Supporting the national policing lead on mental health, Commander Christine Jones said:
"Anyone reporting a crime against them expects to be listened to, taken seriously and treated with respect. They also expect appropriate action to be taken to investigate their case and to be signposted to further support if they need it. We want to ensure that people with mental ill health get that same, high quality service from the police if they have been a victim of crime.
"In order to deliver that high quality service at a national level we need the right training and guidance for our officers and staff but those front-line staff also need to be able to access other services that can help that person once they leave the police station.
"We have supported this project providing information, opportunities to speak to front-line staff about their experiences and advice from a national policing perspective because we recognised that the experiences of people with mental health in the criminal justice system were not widely understood.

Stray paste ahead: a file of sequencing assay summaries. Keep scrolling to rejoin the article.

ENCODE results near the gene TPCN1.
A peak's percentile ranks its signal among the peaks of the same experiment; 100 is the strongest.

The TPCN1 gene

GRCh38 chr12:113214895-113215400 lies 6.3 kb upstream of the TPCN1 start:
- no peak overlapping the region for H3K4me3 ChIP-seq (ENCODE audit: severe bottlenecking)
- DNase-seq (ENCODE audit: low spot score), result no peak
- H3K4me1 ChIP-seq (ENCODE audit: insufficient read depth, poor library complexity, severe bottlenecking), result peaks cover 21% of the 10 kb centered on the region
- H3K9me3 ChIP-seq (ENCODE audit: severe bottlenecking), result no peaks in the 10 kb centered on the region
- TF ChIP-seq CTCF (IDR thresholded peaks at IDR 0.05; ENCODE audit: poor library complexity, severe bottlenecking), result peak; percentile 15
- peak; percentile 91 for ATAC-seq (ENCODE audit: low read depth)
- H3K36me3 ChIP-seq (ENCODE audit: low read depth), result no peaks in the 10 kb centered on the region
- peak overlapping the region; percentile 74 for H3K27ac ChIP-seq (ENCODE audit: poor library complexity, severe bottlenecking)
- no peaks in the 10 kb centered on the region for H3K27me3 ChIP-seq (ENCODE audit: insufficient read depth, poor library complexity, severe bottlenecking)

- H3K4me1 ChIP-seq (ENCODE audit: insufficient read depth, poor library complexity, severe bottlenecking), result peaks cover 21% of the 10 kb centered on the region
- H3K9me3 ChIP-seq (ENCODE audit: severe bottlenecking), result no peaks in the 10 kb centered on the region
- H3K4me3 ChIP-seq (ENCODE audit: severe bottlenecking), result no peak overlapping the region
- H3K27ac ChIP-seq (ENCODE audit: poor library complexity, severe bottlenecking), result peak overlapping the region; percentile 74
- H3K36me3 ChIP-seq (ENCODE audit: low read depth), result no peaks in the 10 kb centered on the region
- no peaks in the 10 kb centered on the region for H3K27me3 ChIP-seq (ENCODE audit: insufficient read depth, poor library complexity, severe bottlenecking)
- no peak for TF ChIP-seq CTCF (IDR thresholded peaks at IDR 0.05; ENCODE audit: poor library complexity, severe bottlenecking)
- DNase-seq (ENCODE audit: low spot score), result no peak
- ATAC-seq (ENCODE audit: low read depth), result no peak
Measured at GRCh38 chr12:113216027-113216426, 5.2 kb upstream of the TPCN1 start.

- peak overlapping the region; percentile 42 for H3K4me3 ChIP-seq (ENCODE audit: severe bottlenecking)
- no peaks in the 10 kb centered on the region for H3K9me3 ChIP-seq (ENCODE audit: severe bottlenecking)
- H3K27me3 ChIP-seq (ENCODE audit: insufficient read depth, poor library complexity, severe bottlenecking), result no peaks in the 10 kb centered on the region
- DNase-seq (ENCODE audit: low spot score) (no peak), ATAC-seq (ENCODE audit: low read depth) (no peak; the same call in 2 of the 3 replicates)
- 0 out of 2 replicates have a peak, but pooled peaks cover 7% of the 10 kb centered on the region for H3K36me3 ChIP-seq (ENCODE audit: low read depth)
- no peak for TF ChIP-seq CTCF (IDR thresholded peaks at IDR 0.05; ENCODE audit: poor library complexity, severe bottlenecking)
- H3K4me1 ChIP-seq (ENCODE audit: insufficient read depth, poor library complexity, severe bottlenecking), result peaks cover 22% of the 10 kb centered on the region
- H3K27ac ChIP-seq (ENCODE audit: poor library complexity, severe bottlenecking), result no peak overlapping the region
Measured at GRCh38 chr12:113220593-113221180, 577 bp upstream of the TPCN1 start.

"Policing and mental health is high on the agenda for chief constables and there is a real focus on these issues across the service and in government. ACPO and the College of Policing are already working with colleagues in government, health, social care, commissioners and mental health charities to identify opportunities to improve services, share information and better understand the needs of people with mental ill health. We support the recommendations in this report, which will further that work."